A blog which periodically revisits evergreen investment principles!

Tag: Mutual Fund

Expense Ratios, Exit Loads and Miscellaneous Stuff

Even though most people may understand this very well, let us define some terms at the outset so that there is no confusion.

Expense Ratio

This is charged by the fund house (AMC) to the scheme (investors money). Investors want this to be the lowest. (Conversely AMCs “may” want these to be the highest).

Entry / Exit Load Type 1

Although there is no financial term like Type 1, this is my own creation for simplicity sake. In this type, the entry and exit load (fees) go to the AMCs or Distributors. This is in addition to the expense ratio above. Obviously investors hate them.

These type of loads have been ELIMINATED in India. This elimination was not without its own share of controversies. More on this later.

The art of Bad-vising

By Ankur Mahajan, [email protected]

“We’ve done a lot of stupid things but we’ve avoided a small subset of stupidity and that subset is important. It’s about avoiding the dumb things” – Warren Buffet

There have been a considerable number of arguments and an equal number of blogs and posts written about the plight of a retail investor. One of the prime subjects have been the many grounds where a typical investor conks out to make returns in the market. “Market makes returns, but the investor doesn’t” has become the slogan of the Aam Investor (on the lines of aam aadmi). And there have been umpteen reasons attached to the same. Some of them being getting carried away by greed and fear, investing after the bull run, redeeming during the bears, chasing fancies, investing without understanding, etc. While it is easy to blame the investor on the lines of an aam aadmi who pay taxes but abstains from voting, there is a compelling need to question the role of your advisor and his ability to avoid deviating from the fundamentals.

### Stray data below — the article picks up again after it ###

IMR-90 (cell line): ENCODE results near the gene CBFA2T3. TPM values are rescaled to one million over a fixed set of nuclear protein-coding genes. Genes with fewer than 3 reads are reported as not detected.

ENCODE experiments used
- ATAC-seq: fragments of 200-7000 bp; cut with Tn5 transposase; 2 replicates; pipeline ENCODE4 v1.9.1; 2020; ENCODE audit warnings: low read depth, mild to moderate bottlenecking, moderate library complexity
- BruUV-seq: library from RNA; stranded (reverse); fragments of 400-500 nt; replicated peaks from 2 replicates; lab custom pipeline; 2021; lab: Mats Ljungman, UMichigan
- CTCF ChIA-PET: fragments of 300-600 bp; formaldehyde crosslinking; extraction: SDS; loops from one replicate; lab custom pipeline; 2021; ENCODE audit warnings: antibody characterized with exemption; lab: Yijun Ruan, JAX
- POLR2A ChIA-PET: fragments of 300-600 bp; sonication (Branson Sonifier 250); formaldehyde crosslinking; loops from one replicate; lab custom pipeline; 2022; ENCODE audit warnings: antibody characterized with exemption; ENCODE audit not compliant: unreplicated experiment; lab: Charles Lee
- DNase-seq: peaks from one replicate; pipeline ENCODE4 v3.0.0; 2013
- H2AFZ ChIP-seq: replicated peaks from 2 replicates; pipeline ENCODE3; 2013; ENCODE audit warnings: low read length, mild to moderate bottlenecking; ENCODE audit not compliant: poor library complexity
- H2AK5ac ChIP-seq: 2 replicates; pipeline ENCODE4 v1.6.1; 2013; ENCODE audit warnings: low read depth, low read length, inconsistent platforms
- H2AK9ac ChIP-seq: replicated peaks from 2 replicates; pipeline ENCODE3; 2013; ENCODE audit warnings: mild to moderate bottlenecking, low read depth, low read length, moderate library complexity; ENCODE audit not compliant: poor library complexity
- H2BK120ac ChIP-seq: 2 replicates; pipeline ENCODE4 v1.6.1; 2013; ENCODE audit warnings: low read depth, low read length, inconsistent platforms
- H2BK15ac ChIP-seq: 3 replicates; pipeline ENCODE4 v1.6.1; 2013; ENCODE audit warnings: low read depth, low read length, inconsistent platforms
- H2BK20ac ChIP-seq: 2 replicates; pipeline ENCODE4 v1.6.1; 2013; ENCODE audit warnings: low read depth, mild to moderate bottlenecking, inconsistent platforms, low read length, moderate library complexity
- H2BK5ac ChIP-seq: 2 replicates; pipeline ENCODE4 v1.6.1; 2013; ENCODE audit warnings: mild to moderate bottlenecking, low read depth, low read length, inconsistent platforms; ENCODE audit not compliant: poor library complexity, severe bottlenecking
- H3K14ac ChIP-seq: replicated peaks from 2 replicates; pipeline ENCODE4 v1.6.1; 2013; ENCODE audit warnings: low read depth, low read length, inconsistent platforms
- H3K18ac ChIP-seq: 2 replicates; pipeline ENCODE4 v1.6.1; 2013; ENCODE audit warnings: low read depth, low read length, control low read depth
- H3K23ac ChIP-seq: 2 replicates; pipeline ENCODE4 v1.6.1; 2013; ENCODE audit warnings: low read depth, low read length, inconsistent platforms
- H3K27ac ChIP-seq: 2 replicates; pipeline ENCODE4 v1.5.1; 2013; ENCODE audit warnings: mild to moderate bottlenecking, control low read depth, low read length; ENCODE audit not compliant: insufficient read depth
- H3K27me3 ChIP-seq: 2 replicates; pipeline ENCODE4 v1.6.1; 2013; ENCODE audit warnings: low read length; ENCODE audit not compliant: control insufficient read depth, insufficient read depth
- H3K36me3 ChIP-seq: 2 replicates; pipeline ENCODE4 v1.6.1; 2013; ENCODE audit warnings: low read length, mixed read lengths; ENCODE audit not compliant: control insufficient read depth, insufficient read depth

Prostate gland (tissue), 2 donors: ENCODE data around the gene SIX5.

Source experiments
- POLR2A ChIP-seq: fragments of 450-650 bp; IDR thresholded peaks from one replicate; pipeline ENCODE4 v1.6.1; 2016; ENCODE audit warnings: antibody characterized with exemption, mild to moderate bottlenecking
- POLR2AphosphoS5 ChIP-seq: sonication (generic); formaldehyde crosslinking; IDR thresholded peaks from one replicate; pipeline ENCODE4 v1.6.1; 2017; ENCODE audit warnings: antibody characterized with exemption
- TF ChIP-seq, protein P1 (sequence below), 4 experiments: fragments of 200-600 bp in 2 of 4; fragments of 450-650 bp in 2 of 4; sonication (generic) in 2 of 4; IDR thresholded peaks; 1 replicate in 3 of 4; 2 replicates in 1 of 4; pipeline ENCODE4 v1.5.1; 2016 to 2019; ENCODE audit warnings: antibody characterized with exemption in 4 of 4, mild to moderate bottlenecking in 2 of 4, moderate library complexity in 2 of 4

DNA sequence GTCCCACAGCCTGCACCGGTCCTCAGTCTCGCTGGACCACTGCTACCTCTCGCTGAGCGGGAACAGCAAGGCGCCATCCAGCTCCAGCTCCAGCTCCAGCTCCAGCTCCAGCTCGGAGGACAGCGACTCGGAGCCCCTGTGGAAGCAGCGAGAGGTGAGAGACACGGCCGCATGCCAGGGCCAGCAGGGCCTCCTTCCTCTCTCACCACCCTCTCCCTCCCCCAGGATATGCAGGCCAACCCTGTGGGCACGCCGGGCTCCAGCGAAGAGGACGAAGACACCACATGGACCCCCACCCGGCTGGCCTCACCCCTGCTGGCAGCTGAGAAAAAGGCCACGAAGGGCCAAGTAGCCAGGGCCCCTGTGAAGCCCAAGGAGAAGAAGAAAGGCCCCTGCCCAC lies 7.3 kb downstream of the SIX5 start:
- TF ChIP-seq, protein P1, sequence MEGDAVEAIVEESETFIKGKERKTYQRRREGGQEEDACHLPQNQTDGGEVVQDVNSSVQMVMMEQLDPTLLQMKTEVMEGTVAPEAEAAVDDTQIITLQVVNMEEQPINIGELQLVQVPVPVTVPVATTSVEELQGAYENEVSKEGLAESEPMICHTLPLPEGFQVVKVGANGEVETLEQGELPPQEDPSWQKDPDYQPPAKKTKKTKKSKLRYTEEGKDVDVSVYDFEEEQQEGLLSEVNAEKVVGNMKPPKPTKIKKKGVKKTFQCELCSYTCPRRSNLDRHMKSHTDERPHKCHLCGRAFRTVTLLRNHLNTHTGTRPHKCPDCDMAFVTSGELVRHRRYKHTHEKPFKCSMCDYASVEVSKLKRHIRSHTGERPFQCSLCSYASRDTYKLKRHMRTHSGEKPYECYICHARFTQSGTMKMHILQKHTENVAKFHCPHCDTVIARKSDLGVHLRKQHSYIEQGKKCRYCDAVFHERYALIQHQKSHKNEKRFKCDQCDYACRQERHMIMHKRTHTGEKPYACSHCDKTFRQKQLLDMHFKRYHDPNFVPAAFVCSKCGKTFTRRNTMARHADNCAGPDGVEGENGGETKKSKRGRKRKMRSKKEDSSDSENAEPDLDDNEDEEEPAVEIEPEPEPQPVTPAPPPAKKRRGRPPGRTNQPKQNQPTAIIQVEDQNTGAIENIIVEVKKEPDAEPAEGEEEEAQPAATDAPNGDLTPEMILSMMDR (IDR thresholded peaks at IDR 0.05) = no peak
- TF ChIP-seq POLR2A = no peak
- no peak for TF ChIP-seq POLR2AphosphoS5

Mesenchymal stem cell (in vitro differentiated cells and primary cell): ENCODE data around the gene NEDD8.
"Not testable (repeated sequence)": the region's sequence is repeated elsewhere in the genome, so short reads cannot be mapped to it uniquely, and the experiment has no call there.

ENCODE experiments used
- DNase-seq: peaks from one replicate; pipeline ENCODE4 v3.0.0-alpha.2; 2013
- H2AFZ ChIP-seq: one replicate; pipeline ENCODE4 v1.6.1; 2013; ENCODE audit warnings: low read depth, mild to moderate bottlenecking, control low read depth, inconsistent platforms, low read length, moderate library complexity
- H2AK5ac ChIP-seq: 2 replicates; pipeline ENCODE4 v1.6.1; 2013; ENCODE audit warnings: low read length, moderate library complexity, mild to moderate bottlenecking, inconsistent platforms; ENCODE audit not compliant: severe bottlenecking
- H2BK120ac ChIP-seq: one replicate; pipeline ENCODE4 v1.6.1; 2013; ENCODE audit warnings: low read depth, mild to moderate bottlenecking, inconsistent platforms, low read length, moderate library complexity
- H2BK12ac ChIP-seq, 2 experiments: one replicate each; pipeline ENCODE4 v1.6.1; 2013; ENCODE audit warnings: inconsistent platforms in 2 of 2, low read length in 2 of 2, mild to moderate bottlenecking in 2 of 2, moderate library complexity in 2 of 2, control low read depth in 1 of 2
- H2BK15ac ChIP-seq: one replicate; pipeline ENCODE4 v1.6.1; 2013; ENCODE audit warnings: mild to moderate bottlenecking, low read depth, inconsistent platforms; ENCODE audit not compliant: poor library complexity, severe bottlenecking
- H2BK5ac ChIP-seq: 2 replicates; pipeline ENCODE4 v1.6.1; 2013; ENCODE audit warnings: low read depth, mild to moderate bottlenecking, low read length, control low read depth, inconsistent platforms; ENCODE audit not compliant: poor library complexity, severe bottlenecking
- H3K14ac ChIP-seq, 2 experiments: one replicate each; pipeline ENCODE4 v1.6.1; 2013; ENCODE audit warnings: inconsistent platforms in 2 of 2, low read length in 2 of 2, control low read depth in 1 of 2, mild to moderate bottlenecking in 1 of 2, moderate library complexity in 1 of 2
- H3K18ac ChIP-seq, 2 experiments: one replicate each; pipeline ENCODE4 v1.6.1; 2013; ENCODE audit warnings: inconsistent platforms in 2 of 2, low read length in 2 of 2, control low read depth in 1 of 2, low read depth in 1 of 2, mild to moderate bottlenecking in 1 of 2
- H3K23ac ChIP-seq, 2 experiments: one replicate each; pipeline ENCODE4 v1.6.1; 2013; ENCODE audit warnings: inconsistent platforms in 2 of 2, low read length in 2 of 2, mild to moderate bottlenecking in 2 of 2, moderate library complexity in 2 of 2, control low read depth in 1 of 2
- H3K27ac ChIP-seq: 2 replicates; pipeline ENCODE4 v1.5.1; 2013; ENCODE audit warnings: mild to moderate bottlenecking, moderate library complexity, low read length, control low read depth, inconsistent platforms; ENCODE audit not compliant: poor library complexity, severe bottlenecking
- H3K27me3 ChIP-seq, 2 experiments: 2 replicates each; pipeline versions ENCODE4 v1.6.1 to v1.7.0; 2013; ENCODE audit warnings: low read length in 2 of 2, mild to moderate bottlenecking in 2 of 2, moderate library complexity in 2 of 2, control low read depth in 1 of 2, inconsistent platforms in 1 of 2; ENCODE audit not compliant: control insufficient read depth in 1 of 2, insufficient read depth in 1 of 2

Mutual Fund Scheme Selection : A Do-It-Yourself Kit

By Jayant Pai | [email protected]

Choosing good mutual fund schemes is not an easy task for beginners. The same applied to me too. I too have undergone many teething troubles before finally honing in on a few rules which work for me. Initially, I relied on the advice of others, but my entire investing approach changed when I subscribed to a highly reputed magazine meant for serious investors. Today, my scheme selection process is a distillate of of several intrinsic and extrinsic factors. Here are a few of them:

Mutual Funds: The missing “I” in Monthly Income Plans

By Jayant Pai | [email protected]

I feel that the financial product with the most misleading moniker is the ‘Monthly Income Plan (MIP)’ offered by mutual funds. The nomenclature suggests that these schemes assure some income to their unit holders every month but this is far from reality. Many of these schemes not only declare dividend at irregular intervals, even the quantum of dividend declared each time varies widely. A bigger irony is that most MIPs offer a “Growth” option too, something which is anachronistic, to say the least. In a nutshell, “True-to-label” MIPs are more the exception than the rule.

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